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allthingsblue




 
 
 
 

Post Sun, Jan 05 2020, 4:14 pm
I don't know a single woman who started learning Gemara because "if the men can, why can't we?"
They learn because they have a genuine thirst for knowledge.
I must say, I am envious and wish I had that thirst. I should be learning a lot more than I do-whether the weekly parshah, relevant halachos etc.
Kol hakavod to busy women who prioritize spirituality!
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amother




Periwinkle
 

Post Sun, Jan 05 2020, 4:14 pm
malki2 wrote:
I don’t really care who considers themselves traditional. I am asking if Yeshivish women are doing this. Please only respond 1) if you are Yeshivish and are learning Daf Yomi 2) if you know of Yeshivish women who are learning Daf Yomi.


I am from the Yeshivish community and have been learning Daf Yomi regularly for the past couple of years - with the full blessing of my husband (who has been learning in Kollel for several decades). As of now, only my husband and kids know about it - not my parents, siblings, Yeshivish friends, etc.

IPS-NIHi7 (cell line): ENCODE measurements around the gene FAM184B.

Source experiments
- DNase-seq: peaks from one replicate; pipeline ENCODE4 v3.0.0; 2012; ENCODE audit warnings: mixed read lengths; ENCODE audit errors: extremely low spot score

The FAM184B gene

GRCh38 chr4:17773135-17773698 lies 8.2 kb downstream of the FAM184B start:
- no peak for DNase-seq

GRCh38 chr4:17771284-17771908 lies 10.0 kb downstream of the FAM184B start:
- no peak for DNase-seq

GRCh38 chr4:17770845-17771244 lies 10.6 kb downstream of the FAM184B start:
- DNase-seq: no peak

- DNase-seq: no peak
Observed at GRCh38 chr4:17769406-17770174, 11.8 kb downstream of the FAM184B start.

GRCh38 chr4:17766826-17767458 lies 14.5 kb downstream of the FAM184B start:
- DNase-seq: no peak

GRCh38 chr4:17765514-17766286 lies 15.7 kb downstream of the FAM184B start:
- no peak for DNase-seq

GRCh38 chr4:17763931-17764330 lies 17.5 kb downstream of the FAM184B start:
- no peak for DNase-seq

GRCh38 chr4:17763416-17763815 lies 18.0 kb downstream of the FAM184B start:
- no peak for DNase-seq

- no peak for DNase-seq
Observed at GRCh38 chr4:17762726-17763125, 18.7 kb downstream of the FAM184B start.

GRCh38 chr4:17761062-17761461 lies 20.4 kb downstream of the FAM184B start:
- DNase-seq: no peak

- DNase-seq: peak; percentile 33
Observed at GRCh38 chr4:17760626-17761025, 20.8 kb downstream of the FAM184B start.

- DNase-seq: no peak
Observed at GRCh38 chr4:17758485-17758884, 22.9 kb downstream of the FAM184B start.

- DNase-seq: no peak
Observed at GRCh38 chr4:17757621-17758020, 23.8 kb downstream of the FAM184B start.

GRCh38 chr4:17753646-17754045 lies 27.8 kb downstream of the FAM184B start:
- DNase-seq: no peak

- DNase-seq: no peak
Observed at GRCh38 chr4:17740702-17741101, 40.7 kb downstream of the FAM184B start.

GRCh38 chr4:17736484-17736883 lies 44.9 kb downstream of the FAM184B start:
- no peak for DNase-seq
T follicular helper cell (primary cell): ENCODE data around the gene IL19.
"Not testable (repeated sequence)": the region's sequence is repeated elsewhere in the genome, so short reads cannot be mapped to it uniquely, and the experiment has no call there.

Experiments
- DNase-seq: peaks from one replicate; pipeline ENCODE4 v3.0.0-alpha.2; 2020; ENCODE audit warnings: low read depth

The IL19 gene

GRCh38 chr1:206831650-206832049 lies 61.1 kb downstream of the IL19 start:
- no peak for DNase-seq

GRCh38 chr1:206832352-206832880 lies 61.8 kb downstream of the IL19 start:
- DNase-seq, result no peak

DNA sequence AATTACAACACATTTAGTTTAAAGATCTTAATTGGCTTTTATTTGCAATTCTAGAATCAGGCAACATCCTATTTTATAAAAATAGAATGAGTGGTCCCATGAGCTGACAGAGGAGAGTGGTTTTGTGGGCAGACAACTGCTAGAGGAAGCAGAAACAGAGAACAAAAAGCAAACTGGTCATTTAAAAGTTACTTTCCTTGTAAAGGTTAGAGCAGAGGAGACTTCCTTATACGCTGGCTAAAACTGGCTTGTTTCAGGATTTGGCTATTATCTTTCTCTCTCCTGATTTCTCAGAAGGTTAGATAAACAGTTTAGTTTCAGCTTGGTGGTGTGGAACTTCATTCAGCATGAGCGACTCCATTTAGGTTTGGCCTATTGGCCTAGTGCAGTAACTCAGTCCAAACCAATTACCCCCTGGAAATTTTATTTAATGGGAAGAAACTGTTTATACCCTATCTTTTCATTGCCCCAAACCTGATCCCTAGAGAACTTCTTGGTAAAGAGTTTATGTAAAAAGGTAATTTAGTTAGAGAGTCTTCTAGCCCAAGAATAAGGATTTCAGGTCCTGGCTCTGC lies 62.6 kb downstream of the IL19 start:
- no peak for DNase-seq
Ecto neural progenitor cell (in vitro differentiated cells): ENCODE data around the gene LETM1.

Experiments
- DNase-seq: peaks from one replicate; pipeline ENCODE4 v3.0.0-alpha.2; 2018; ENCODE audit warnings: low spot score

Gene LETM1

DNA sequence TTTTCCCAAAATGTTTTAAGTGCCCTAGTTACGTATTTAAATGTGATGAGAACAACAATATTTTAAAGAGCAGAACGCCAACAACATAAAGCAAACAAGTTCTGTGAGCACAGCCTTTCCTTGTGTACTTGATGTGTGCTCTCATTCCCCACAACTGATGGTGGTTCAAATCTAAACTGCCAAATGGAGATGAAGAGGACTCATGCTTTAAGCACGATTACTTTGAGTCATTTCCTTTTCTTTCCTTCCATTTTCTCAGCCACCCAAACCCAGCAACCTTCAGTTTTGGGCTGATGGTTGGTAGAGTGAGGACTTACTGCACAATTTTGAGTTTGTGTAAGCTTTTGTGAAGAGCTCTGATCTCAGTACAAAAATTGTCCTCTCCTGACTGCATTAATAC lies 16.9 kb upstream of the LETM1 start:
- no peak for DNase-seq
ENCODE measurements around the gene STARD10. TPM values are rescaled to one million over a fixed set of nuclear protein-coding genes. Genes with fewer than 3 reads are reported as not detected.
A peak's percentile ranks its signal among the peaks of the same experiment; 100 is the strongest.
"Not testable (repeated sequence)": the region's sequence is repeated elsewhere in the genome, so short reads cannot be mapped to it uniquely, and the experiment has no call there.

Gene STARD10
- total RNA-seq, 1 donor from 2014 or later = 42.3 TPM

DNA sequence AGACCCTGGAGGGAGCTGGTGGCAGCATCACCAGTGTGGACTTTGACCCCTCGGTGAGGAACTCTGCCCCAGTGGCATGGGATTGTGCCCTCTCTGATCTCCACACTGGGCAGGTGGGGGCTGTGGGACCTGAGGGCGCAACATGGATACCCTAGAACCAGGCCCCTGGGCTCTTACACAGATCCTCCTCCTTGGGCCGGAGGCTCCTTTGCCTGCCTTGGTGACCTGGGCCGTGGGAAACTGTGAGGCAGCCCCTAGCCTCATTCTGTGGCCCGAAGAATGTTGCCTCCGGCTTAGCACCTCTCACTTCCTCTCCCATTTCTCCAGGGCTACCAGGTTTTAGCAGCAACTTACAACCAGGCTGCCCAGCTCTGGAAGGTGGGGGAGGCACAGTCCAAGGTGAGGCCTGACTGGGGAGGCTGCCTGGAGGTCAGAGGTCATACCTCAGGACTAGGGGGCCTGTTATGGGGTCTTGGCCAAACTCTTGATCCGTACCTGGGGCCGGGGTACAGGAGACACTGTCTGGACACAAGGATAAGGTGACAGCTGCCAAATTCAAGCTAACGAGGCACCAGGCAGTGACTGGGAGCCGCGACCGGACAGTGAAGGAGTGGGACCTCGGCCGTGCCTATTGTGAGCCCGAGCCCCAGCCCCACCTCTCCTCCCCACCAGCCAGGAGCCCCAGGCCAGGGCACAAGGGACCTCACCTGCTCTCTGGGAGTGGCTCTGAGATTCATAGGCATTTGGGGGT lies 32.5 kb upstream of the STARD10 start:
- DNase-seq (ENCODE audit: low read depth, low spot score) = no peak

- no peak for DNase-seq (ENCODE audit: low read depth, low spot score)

With regard to the larger picture, I will include my comment from the other thread:

We say every morning that Torah is “Morasha Kehillat Yaakov.” Are we not included in Kehillat Yaakov?
We say every day in Birchas HaTorah “V’nihiyeh anachnu, v’tze’etza’einu, v’tze’etza’ei amcha Bais Yisrael, kulanu yod’ei sh’mecha v’lomdei Torasecha l’shma.” Are we not included in anachnu and or tze’etza’ei amcha Bais Yisrael, or kulanu?
As far as I know, Torah was given to women, as well as men - and we have a right (even if no obligation) to learn it.